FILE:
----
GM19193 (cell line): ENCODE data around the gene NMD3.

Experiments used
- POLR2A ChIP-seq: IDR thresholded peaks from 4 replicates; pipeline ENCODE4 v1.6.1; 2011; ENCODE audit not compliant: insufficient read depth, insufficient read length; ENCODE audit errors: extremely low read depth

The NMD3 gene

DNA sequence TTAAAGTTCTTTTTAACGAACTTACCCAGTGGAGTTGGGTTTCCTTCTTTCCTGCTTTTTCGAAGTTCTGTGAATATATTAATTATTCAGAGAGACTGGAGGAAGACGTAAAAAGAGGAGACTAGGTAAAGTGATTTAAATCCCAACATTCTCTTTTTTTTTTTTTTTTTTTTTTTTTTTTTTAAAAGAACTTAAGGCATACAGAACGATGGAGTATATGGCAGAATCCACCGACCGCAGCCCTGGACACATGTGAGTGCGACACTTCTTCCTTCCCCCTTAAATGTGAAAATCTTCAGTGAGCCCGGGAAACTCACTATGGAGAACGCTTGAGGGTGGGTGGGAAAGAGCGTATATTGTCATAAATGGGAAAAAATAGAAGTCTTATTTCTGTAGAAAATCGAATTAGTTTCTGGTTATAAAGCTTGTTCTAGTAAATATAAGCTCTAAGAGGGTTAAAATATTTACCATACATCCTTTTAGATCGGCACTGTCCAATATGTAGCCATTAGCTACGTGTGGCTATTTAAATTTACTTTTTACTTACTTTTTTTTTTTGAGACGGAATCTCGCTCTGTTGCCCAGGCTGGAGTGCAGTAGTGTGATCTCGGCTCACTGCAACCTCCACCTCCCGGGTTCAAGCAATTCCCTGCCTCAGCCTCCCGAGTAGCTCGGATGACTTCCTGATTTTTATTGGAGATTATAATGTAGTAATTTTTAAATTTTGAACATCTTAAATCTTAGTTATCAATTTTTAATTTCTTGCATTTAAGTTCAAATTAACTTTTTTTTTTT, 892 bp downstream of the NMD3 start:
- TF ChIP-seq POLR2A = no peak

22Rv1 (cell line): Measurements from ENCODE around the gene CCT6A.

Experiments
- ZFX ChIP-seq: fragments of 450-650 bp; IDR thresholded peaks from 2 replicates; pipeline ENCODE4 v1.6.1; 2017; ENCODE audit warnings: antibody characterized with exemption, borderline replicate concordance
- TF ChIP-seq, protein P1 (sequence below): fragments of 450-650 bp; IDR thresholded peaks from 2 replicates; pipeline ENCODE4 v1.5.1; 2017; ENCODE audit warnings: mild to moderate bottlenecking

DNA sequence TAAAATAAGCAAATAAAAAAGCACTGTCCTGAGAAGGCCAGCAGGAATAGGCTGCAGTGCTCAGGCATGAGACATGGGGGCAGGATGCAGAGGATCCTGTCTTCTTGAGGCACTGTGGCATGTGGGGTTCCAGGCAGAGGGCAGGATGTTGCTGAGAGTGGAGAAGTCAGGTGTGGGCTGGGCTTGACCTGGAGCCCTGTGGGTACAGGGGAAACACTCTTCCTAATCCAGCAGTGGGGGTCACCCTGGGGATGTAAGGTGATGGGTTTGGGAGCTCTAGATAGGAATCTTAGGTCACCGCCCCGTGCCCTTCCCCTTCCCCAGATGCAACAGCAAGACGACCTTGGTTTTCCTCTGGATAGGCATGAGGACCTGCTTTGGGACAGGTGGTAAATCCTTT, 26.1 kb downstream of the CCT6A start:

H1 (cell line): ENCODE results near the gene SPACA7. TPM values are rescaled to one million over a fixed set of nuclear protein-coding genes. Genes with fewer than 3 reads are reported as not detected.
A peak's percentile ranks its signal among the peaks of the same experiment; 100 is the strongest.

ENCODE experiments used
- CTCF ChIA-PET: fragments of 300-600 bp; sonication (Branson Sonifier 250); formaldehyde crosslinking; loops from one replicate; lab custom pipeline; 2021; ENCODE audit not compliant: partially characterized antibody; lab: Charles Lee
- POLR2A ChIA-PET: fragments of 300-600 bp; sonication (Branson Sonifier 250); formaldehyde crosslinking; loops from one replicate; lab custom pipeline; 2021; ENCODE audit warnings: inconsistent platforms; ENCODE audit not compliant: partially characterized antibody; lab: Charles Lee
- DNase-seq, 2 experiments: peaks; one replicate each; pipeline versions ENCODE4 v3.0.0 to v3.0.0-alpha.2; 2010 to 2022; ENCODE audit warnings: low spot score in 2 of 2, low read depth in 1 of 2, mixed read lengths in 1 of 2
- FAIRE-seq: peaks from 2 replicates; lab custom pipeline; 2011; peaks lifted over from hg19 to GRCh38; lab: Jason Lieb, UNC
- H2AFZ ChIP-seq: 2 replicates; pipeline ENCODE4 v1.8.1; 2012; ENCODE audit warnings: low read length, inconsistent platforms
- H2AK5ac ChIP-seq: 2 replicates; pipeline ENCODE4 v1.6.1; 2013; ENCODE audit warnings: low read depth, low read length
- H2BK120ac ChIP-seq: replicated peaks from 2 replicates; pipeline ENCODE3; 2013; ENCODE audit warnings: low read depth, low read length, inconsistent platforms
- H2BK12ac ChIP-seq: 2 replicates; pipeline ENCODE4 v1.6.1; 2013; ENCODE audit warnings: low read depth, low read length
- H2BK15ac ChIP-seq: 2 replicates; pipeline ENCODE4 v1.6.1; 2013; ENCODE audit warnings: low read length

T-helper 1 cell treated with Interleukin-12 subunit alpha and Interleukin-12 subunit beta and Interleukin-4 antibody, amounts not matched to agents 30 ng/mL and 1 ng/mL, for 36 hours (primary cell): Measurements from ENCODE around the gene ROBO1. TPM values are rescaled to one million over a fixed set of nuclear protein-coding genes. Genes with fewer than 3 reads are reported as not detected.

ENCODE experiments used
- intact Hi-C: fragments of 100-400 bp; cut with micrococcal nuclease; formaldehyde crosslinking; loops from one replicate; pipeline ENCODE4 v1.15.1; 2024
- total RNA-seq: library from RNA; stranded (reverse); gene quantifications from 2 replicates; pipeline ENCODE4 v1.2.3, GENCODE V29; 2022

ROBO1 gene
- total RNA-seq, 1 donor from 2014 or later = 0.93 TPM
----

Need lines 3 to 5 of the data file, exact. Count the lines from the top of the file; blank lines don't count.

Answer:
- POLR2A ChIP-seq: IDR thresholded peaks from 4 replicates; pipeline ENCODE4 v1.6.1; 2011; ENCODE audit not compliant: insufficient read depth, insufficient read length; ENCODE audit errors: extremely low read depth

The NMD3 gene

DNA sequence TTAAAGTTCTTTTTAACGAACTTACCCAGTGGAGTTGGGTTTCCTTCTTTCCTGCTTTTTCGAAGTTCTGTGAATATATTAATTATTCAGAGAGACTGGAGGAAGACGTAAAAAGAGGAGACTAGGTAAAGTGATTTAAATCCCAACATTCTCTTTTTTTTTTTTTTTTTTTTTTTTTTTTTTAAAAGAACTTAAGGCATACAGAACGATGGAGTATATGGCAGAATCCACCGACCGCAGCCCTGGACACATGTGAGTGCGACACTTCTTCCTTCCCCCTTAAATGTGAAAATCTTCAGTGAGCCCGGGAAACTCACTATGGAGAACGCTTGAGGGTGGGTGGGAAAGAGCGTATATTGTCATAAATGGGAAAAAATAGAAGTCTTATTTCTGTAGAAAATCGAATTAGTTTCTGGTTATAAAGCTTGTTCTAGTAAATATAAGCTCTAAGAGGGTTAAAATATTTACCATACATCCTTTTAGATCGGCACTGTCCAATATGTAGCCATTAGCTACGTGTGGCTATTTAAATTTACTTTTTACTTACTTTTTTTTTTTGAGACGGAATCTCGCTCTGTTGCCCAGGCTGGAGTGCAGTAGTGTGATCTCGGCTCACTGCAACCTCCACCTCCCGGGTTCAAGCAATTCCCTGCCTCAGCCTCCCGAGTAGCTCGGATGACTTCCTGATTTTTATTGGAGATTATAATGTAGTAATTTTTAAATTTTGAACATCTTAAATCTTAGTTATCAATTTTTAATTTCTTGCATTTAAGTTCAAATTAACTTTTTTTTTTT, 892 bp downstream of the NMD3 start: